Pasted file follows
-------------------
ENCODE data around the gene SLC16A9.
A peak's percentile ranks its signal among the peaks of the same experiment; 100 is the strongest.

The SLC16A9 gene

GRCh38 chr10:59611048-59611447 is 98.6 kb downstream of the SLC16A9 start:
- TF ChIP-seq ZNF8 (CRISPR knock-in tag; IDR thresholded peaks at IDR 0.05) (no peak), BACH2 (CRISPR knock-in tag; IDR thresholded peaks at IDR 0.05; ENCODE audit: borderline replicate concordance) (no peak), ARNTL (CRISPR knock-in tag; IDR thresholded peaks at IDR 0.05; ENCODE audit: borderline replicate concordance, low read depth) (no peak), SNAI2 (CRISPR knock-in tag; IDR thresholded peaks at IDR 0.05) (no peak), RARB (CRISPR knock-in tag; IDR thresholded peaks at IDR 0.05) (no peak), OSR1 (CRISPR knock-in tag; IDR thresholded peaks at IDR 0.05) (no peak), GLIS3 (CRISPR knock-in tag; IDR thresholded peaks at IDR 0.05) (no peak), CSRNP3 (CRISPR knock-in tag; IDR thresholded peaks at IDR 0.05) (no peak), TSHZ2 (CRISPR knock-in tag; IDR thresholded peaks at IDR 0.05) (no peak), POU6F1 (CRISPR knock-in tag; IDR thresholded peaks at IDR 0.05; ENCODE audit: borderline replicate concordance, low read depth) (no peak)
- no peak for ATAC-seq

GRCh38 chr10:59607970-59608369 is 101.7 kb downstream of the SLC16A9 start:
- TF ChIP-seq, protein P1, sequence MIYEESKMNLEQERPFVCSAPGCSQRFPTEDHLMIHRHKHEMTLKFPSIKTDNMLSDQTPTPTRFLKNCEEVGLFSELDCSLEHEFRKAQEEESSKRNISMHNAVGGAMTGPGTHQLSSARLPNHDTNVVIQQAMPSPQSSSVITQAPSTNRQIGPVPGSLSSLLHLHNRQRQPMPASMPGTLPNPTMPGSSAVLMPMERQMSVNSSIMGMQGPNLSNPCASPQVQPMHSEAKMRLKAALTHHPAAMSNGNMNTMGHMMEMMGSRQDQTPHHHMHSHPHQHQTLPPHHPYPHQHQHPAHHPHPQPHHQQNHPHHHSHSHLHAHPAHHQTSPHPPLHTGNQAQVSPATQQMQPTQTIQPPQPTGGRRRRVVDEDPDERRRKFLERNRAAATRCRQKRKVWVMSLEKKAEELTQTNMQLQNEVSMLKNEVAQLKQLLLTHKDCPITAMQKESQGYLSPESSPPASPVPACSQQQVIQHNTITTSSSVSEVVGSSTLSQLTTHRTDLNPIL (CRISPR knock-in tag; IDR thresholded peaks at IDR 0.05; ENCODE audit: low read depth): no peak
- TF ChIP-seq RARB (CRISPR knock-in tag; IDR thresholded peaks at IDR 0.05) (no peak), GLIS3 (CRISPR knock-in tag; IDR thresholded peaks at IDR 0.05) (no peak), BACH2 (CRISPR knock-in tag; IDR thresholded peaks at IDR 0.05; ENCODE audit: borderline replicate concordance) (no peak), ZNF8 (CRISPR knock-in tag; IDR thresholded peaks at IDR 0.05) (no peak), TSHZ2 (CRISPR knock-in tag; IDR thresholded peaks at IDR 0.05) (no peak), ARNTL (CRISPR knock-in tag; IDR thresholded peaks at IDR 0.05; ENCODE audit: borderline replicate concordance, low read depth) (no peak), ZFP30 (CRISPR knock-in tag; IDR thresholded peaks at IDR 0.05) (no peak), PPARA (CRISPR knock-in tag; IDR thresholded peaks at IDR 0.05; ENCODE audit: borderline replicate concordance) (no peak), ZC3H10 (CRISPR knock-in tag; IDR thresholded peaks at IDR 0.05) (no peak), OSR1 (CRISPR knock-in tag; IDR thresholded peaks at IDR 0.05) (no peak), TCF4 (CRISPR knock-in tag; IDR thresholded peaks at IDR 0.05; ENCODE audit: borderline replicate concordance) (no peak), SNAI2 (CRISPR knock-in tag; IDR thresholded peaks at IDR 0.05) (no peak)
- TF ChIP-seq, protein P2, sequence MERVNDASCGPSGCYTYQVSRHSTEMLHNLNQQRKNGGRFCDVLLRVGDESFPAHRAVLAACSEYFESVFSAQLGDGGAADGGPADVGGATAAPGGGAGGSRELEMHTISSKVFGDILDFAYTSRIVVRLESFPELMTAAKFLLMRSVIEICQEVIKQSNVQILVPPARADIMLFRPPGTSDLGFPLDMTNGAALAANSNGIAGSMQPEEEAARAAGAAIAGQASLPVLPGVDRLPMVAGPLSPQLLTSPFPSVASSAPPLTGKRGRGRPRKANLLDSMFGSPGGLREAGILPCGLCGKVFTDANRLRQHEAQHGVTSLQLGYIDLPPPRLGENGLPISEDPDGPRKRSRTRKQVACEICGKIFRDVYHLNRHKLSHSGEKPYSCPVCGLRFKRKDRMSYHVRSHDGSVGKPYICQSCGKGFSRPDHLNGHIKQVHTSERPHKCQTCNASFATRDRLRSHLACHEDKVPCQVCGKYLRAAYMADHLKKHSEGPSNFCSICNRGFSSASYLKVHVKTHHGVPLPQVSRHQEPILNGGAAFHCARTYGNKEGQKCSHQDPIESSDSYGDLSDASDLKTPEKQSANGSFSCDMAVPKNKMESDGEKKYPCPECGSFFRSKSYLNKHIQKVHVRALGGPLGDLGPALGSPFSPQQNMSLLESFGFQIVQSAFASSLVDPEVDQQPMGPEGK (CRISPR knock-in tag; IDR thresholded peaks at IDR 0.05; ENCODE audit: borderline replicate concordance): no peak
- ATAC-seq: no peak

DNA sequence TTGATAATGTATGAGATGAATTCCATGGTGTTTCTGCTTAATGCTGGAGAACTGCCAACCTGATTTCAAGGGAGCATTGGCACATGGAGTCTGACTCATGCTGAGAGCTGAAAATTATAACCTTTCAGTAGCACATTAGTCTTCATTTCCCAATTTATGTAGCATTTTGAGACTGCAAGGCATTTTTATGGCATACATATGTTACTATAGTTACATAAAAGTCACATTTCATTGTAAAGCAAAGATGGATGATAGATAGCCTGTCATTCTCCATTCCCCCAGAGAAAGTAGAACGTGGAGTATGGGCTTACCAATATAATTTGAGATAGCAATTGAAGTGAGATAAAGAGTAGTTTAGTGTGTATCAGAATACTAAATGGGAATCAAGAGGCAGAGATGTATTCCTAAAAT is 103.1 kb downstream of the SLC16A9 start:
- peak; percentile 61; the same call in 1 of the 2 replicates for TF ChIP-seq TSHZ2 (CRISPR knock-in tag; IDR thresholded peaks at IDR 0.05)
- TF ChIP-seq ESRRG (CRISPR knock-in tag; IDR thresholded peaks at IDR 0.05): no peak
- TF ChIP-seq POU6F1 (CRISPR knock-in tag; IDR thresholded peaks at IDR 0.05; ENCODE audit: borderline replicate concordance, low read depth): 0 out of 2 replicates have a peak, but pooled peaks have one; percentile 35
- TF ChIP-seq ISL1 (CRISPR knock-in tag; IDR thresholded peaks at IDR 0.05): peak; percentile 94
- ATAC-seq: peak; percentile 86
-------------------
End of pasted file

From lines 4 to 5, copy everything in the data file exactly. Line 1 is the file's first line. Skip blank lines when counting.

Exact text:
GRCh38 chr10:59611048-59611447 is 98.6 kb downstream of the SLC16A9 start:
- TF ChIP-seq ZNF8 (CRISPR knock-in tag; IDR thresholded peaks at IDR 0.05) (no peak), BACH2 (CRISPR knock-in tag; IDR thresholded peaks at IDR 0.05; ENCODE audit: borderline replicate concordance) (no peak), ARNTL (CRISPR knock-in tag; IDR thresholded peaks at IDR 0.05; ENCODE audit: borderline replicate concordance, low read depth) (no peak), SNAI2 (CRISPR knock-in tag; IDR thresholded peaks at IDR 0.05) (no peak), RARB (CRISPR knock-in tag; IDR thresholded peaks at IDR 0.05) (no peak), OSR1 (CRISPR knock-in tag; IDR thresholded peaks at IDR 0.05) (no peak), GLIS3 (CRISPR knock-in tag; IDR thresholded peaks at IDR 0.05) (no peak), CSRNP3 (CRISPR knock-in tag; IDR thresholded peaks at IDR 0.05) (no peak), TSHZ2 (CRISPR knock-in tag; IDR thresholded peaks at IDR 0.05) (no peak), POU6F1 (CRISPR knock-in tag; IDR thresholded peaks at IDR 0.05; ENCODE audit: borderline replicate concordance, low read depth) (no peak)